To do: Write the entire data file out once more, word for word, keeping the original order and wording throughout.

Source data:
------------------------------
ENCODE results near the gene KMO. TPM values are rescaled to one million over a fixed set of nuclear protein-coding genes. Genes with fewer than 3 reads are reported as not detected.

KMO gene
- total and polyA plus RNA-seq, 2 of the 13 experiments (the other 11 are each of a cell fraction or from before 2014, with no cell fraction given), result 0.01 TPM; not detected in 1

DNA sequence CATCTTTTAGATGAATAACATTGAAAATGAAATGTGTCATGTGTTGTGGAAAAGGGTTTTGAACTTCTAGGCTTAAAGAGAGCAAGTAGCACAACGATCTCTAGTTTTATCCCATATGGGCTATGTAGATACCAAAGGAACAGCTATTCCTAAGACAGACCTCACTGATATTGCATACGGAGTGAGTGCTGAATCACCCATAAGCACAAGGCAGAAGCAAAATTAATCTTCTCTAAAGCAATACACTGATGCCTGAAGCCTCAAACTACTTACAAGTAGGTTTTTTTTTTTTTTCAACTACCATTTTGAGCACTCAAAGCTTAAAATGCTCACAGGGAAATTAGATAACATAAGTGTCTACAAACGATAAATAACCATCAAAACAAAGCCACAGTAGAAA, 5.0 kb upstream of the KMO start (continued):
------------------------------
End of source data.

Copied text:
ENCODE results near the gene KMO. TPM values are rescaled to one million over a fixed set of nuclear protein-coding genes. Genes with fewer than 3 reads are reported as not detected.

KMO gene
- total and polyA plus RNA-seq, 2 of the 13 experiments (the other 11 are each of a cell fraction or from before 2014, with no cell fraction given), result 0.01 TPM; not detected in 1

DNA sequence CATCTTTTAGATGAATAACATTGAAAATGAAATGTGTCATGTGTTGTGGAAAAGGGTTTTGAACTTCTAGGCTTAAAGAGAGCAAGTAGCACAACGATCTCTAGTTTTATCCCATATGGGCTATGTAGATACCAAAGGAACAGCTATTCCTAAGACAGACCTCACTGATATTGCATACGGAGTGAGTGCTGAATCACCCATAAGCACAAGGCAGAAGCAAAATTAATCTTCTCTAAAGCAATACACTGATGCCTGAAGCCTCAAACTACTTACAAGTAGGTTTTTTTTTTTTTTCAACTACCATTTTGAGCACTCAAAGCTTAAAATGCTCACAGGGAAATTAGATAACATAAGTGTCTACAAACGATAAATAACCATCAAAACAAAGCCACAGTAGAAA, 5.0 kb upstream of the KMO start (continued):